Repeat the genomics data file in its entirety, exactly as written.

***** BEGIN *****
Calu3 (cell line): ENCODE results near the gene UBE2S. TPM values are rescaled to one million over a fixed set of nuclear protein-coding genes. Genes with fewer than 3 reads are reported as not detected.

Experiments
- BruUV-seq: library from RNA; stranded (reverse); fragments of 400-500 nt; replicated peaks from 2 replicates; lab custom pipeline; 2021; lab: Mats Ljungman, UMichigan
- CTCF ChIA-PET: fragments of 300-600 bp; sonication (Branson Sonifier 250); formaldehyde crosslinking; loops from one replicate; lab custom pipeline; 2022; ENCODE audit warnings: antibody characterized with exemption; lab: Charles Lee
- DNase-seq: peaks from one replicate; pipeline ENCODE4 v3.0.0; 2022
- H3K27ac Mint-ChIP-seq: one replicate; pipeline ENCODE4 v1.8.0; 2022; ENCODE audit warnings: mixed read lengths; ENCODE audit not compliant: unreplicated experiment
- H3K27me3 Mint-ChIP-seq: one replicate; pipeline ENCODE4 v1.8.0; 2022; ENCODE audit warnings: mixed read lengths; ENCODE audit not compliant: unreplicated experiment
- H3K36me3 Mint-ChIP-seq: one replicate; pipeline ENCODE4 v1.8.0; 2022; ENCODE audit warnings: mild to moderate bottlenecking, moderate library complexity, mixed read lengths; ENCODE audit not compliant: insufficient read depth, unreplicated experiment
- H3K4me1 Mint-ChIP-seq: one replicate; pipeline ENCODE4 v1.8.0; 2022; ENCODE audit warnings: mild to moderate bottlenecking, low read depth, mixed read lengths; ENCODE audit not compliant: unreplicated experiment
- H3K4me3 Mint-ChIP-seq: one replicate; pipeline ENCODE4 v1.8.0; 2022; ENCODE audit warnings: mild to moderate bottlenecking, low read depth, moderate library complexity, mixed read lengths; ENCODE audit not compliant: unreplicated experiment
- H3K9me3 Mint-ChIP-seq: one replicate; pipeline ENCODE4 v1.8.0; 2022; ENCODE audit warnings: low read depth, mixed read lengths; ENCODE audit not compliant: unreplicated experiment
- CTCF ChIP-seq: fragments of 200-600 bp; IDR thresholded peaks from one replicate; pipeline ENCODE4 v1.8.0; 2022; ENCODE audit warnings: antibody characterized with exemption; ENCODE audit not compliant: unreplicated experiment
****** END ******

Calu3 (cell line): ENCODE results near the gene UBE2S. TPM values are rescaled to one million over a fixed set of nuclear protein-coding genes. Genes with fewer than 3 reads are reported as not detected.

Experiments
- BruUV-seq: library from RNA; stranded (reverse); fragments of 400-500 nt; replicated peaks from 2 replicates; lab custom pipeline; 2021; lab: Mats Ljungman, UMichigan
- CTCF ChIA-PET: fragments of 300-600 bp; sonication (Branson Sonifier 250); formaldehyde crosslinking; loops from one replicate; lab custom pipeline; 2022; ENCODE audit warnings: antibody characterized with exemption; lab: Charles Lee
- DNase-seq: peaks from one replicate; pipeline ENCODE4 v3.0.0; 2022
- H3K27ac Mint-ChIP-seq: one replicate; pipeline ENCODE4 v1.8.0; 2022; ENCODE audit warnings: mixed read lengths; ENCODE audit not compliant: unreplicated experiment
- H3K27me3 Mint-ChIP-seq: one replicate; pipeline ENCODE4 v1.8.0; 2022; ENCODE audit warnings: mixed read lengths; ENCODE audit not compliant: unreplicated experiment
- H3K36me3 Mint-ChIP-seq: one replicate; pipeline ENCODE4 v1.8.0; 2022; ENCODE audit warnings: mild to moderate bottlenecking, moderate library complexity, mixed read lengths; ENCODE audit not compliant: insufficient read depth, unreplicated experiment
- H3K4me1 Mint-ChIP-seq: one replicate; pipeline ENCODE4 v1.8.0; 2022; ENCODE audit warnings: mild to moderate bottlenecking, low read depth, mixed read lengths; ENCODE audit not compliant: unreplicated experiment
- H3K4me3 Mint-ChIP-seq: one replicate; pipeline ENCODE4 v1.8.0; 2022; ENCODE audit warnings: mild to moderate bottlenecking, low read depth, moderate library complexity, mixed read lengths; ENCODE audit not compliant: unreplicated experiment
- H3K9me3 Mint-ChIP-seq: one replicate; pipeline ENCODE4 v1.8.0; 2022; ENCODE audit warnings: low read depth, mixed read lengths; ENCODE audit not compliant: unreplicated experiment
- CTCF ChIP-seq: fragments of 200-600 bp; IDR thresholded peaks from one replicate; pipeline ENCODE4 v1.8.0; 2022; ENCODE audit warnings: antibody characterized with exemption; ENCODE audit not compliant: unreplicated experiment